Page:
Quality boys education ACT, Well balanced education for boys

Why St Edmund's College?

Boys need to develop quality relationships with their teachers

At St Edmund’s College, we know our boys personally.  With our major intake coming in at Year 4 and Year 7, most of our students will enjoy a 9 or 5 year school-based relationship with the College, and most go on to be a part of our community as Old Boys. Strong bonds are developed over these years and our vertical pastoral care system reinforces our concern for the continuity of care for each boy at the College.

Boys need to have a sense of place and community at school

St Edmund’s College has been nurturing our community for over 60 years. We have an enduring commitment to ensure that membership within our College community continues indefinitely for former staff, students and their families.

The relevance of what they are learning is particularly important to boys

Our curriculum continually evolves to reflect changing academic, career and Trade opportunities.

Boys need male role models

And, it is important for boys to see both men and women in positions of power, responsibility and pastoral care. At St Edmund’s College we are careful to ensure an equal gender balance of male and female staff.

Writing can be a problem for boys

They need to talk through a project first before beginning to write. At St Edmund’s College Canberra, all learning is relational. Students are continuously engaged in discussion amongst each other and guided by staff regarding every task prior to commencement.

Boys need a sense of empowerment and engagement at school with many opportunities for success

We offer our boys an extensive choice of subjects, a wide variety of co-curricular options, both sporting and cultural, and the opportunity to engage with the community through social justice programs.

Boys do well in the Arts and Performing Arts at single gender schools where they feel less likely to feel different from the other participants

Sport is a valuable way for your son to get life-skills that he may not get through other avenues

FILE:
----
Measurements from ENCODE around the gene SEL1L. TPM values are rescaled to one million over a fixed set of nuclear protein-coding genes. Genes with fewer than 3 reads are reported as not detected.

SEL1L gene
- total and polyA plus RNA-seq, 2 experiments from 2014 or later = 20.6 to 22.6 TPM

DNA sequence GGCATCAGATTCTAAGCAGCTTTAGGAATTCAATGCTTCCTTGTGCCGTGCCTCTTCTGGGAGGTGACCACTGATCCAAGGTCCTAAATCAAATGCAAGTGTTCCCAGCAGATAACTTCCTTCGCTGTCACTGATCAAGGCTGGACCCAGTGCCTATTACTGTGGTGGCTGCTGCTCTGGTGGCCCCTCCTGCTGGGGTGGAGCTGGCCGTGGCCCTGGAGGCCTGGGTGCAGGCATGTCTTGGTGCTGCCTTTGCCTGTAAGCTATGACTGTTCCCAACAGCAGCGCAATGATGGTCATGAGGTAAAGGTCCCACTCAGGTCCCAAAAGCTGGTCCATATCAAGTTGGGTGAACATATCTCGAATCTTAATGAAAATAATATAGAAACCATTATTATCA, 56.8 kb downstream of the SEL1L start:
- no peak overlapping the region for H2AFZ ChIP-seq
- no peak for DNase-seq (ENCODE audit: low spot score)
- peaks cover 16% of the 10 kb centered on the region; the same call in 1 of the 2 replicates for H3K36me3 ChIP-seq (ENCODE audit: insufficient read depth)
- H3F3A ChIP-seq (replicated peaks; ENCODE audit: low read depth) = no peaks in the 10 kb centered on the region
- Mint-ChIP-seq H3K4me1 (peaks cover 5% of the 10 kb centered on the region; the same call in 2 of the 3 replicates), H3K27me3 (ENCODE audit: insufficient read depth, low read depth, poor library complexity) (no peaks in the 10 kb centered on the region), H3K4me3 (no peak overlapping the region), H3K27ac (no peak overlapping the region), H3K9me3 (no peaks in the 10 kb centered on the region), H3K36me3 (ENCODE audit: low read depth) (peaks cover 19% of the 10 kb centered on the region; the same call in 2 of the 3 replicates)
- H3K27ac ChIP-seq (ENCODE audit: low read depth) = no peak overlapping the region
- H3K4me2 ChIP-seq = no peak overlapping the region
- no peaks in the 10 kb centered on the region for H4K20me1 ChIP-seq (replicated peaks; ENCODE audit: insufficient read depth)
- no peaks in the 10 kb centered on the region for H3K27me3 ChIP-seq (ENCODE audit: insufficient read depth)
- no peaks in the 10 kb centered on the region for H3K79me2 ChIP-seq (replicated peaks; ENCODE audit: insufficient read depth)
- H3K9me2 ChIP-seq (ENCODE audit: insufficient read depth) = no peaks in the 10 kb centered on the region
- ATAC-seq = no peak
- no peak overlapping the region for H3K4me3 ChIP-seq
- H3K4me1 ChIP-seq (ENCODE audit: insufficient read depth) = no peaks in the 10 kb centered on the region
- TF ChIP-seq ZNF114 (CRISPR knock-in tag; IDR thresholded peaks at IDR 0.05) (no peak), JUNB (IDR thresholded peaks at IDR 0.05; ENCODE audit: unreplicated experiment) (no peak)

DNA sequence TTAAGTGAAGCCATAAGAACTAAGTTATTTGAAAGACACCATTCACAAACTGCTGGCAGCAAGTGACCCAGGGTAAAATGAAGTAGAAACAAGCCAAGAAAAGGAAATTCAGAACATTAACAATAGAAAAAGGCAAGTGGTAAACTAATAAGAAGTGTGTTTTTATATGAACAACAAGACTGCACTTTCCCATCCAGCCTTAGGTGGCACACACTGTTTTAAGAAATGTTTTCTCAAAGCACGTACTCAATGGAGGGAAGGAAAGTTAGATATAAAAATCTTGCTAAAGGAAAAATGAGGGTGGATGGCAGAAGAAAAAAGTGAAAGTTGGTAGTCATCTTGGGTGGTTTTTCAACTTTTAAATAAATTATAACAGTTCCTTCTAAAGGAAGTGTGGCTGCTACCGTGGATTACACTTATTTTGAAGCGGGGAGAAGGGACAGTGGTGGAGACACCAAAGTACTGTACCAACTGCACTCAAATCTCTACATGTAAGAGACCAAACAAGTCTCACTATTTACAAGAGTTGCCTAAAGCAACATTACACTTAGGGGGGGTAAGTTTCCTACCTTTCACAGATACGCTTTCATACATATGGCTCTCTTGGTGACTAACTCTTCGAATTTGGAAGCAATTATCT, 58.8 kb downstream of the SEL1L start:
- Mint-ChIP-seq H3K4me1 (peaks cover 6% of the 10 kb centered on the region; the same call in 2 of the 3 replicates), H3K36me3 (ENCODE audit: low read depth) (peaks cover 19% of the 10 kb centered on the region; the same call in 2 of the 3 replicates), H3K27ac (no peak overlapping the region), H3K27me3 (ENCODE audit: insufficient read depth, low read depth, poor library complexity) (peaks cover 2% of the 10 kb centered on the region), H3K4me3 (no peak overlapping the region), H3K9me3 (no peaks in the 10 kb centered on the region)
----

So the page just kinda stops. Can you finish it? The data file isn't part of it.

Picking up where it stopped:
Students at St Edmund’s College are obligated to represent their school in some form of co-curricular activity. The College offers a diverse range of both sporting and cultural co-curricular activities that encourage each student’s personal development. Our boys learn teamwork; the art of winning and losing gracefully; to understand that everything improves through practice and; how to work towards personal goals.

Boys must keep connected with nature

St Edmund’s College owns a beachside property The Pines at Tuross Head, NSW. The Pines is used for retreats, community-building experiences, father-son camps, sporting camps, and as an off-campus field studies centre. All boys annually experience some time at The Pines.

Research and recommendations taken from Dr Ian Lillico, the founder and CEO of the Boys Forward Institute. He has a PhD (Education), is a National Fellow of The Australian Council of Educational Leaders (ACEL), was the ACEL 2006 National Travelling Scholar and has has conducted staff training at St Edmund’s College. For further information regarding Dr Lillico's insights into boys education visit the Boys Forward Institute website

Well balance boys school ACT, Well balanced education for boys

Speech from an Eddie's Mum

My name is Mary Jane McLeod, and I am what is known as “an Eddies Mum” (or EdMum). I’m not big on public speaking, but I am very proud to be associated with this school, and as such am here today to share with you our experience as a St Edmund's family. Currently...